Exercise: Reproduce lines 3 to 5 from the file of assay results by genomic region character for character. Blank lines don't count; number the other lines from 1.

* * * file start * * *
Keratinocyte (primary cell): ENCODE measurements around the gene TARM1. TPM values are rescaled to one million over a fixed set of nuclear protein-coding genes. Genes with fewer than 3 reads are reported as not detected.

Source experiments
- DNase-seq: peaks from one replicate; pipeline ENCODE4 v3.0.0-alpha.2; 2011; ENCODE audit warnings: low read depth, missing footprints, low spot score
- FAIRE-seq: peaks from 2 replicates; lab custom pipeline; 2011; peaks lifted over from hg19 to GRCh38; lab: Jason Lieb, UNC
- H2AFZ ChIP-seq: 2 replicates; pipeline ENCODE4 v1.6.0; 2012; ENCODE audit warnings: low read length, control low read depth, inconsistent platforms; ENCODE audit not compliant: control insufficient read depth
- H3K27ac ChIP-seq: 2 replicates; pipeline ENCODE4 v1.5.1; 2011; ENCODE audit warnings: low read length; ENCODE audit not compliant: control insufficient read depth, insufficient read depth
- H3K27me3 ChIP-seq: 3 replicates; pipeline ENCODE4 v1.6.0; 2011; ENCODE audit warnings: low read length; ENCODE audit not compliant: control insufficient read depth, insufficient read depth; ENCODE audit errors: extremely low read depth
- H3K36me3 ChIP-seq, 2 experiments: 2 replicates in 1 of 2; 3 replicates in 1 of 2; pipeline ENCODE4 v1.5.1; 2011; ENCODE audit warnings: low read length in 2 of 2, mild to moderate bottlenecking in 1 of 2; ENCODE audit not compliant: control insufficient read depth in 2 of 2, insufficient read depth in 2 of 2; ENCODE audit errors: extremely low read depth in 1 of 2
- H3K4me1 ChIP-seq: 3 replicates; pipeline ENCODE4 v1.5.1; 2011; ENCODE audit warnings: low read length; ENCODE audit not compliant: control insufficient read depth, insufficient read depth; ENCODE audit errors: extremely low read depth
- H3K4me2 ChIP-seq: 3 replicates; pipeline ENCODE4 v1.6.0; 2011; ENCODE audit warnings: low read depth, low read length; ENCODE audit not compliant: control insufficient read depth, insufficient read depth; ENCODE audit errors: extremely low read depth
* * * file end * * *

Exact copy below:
- DNase-seq: peaks from one replicate; pipeline ENCODE4 v3.0.0-alpha.2; 2011; ENCODE audit warnings: low read depth, missing footprints, low spot score
- FAIRE-seq: peaks from 2 replicates; lab custom pipeline; 2011; peaks lifted over from hg19 to GRCh38; lab: Jason Lieb, UNC
- H2AFZ ChIP-seq: 2 replicates; pipeline ENCODE4 v1.6.0; 2012; ENCODE audit warnings: low read length, control low read depth, inconsistent platforms; ENCODE audit not compliant: control insufficient read depth